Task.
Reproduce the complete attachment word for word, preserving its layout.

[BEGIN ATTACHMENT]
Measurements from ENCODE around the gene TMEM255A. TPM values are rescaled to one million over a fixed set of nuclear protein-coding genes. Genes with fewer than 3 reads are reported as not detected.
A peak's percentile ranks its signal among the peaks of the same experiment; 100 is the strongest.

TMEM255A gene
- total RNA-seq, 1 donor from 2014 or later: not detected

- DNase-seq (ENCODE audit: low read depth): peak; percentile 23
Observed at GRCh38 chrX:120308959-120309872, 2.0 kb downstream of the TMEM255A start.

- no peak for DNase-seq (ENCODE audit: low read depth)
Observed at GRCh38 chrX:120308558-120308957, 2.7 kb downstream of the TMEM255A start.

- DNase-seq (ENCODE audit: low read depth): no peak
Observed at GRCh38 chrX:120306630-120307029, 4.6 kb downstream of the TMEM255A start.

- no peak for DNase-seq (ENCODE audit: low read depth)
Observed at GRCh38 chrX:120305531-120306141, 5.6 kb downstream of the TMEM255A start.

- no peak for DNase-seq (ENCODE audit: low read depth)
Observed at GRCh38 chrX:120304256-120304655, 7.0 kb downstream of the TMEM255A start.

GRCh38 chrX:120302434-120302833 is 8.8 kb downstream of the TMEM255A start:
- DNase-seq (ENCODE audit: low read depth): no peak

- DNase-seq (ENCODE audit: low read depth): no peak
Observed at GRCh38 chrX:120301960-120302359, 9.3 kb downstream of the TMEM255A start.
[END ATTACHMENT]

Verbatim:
Measurements from ENCODE around the gene TMEM255A. TPM values are rescaled to one million over a fixed set of nuclear protein-coding genes. Genes with fewer than 3 reads are reported as not detected.
A peak's percentile ranks its signal among the peaks of the same experiment; 100 is the strongest.

TMEM255A gene
- total RNA-seq, 1 donor from 2014 or later: not detected

- DNase-seq (ENCODE audit: low read depth): peak; percentile 23
Observed at GRCh38 chrX:120308959-120309872, 2.0 kb downstream of the TMEM255A start.

- no peak for DNase-seq (ENCODE audit: low read depth)
Observed at GRCh38 chrX:120308558-120308957, 2.7 kb downstream of the TMEM255A start.

- DNase-seq (ENCODE audit: low read depth): no peak
Observed at GRCh38 chrX:120306630-120307029, 4.6 kb downstream of the TMEM255A start.

- no peak for DNase-seq (ENCODE audit: low read depth)
Observed at GRCh38 chrX:120305531-120306141, 5.6 kb downstream of the TMEM255A start.

- no peak for DNase-seq (ENCODE audit: low read depth)
Observed at GRCh38 chrX:120304256-120304655, 7.0 kb downstream of the TMEM255A start.

GRCh38 chrX:120302434-120302833 is 8.8 kb downstream of the TMEM255A start:
- DNase-seq (ENCODE audit: low read depth): no peak

- DNase-seq (ENCODE audit: low read depth): no peak
Observed at GRCh38 chrX:120301960-120302359, 9.3 kb downstream of the TMEM255A start.